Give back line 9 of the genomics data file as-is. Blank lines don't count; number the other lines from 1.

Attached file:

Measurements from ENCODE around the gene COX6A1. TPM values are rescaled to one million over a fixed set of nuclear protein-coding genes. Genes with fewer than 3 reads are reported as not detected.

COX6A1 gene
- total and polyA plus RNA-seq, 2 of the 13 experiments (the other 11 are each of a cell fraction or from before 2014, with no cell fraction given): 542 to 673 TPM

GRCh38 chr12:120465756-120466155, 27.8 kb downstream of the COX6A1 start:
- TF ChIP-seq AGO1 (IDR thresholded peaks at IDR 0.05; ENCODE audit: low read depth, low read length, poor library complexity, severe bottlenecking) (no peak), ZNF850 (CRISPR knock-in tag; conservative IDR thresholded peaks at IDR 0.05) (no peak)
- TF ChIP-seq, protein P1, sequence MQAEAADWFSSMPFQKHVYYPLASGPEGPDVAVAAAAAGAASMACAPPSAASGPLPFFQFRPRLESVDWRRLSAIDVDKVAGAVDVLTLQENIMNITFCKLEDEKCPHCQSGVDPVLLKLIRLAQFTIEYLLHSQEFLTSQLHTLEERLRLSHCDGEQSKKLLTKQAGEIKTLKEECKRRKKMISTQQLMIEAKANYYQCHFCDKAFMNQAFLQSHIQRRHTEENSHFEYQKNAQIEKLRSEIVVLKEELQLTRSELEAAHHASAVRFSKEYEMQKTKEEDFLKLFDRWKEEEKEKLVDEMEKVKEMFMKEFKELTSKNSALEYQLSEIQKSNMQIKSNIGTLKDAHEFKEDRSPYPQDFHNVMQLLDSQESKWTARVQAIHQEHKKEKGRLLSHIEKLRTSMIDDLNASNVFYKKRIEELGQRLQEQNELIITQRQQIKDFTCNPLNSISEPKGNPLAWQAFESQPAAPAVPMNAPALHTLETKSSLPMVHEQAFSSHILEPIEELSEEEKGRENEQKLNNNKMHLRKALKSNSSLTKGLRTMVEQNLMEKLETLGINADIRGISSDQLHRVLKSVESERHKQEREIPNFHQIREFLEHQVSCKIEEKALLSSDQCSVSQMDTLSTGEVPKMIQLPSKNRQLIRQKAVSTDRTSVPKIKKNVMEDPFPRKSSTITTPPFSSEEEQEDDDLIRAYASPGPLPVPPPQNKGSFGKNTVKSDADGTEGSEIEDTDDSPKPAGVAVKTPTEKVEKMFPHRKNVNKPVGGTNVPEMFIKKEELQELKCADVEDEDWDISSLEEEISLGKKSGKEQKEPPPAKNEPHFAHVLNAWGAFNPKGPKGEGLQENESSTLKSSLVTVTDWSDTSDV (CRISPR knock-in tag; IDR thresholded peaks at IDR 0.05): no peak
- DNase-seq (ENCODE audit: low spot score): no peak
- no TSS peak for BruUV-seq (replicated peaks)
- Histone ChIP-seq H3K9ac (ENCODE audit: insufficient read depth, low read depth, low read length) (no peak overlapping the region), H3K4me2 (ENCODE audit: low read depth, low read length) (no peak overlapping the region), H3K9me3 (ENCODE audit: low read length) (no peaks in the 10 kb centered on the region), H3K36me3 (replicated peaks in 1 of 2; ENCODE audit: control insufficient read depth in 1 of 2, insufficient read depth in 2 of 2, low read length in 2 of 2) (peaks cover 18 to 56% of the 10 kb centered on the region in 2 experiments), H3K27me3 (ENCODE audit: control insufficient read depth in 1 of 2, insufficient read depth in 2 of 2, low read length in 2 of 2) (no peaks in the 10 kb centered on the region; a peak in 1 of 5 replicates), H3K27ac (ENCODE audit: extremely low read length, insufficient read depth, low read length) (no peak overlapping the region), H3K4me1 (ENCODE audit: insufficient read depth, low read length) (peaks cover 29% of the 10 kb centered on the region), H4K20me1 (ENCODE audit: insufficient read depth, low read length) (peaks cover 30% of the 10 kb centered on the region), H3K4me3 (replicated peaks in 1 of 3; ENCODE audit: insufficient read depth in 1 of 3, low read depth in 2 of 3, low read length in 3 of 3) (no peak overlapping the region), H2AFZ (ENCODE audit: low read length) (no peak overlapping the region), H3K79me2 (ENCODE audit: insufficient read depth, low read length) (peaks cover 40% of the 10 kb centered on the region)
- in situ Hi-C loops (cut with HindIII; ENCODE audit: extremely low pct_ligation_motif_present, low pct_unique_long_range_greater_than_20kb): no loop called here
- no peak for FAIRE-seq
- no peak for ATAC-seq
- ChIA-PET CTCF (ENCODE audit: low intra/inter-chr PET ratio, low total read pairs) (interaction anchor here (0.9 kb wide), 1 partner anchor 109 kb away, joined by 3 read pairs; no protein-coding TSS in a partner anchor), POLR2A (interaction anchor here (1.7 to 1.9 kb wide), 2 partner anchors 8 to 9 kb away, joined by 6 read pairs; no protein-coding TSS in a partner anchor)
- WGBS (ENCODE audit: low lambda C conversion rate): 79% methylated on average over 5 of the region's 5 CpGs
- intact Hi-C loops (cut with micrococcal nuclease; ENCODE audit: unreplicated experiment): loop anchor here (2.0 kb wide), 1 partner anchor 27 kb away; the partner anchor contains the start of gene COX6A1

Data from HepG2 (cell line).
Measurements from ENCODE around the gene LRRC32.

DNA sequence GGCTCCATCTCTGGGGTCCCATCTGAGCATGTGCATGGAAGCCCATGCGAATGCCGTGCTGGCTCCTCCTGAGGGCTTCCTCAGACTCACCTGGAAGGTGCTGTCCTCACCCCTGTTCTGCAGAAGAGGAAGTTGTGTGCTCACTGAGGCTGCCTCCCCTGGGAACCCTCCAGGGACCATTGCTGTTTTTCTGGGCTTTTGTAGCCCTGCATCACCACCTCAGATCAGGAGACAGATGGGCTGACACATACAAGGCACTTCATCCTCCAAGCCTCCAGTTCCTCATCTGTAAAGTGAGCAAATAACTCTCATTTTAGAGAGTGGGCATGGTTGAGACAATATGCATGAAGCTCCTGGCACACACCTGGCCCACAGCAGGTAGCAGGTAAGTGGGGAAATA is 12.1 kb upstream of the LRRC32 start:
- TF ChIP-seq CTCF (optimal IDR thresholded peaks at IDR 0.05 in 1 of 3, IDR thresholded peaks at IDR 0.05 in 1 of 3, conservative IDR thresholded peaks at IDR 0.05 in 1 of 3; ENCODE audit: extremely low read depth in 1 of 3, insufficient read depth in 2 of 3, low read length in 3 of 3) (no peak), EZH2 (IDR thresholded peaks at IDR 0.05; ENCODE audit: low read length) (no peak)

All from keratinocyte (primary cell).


- Histone ChIP-seq H3K9ac (ENCODE audit: insufficient read depth, low read depth, low read length) (no peak overlapping the region), H3K4me2 (ENCODE audit: low read depth, low read length) (no peak overlapping the region), H3K9me3 (ENCODE audit: low read length) (no peaks in the 10 kb centered on the region), H3K36me3 (replicated peaks in 1 of 2; ENCODE audit: control insufficient read depth in 1 of 2, insufficient read depth in 2 of 2, low read length in 2 of 2) (peaks cover 18 to 56% of the 10 kb centered on the region in 2 experiments), H3K27me3 (ENCODE audit: control insufficient read depth in 1 of 2, insufficient read depth in 2 of 2, low read length in 2 of 2) (no peaks in the 10 kb centered on the region; a peak in 1 of 5 replicates), H3K27ac (ENCODE audit: extremely low read length, insufficient read depth, low read length) (no peak overlapping the region), H3K4me1 (ENCODE audit: insufficient read depth, low read length) (peaks cover 29% of the 10 kb centered on the region), H4K20me1 (ENCODE audit: insufficient read depth, low read length) (peaks cover 30% of the 10 kb centered on the region), H3K4me3 (replicated peaks in 1 of 3; ENCODE audit: insufficient read depth in 1 of 3, low read depth in 2 of 3, low read length in 3 of 3) (no peak overlapping the region), H2AFZ (ENCODE audit: low read length) (no peak overlapping the region), H3K79me2 (ENCODE audit: insufficient read depth, low read length) (peaks cover 40% of the 10 kb centered on the region)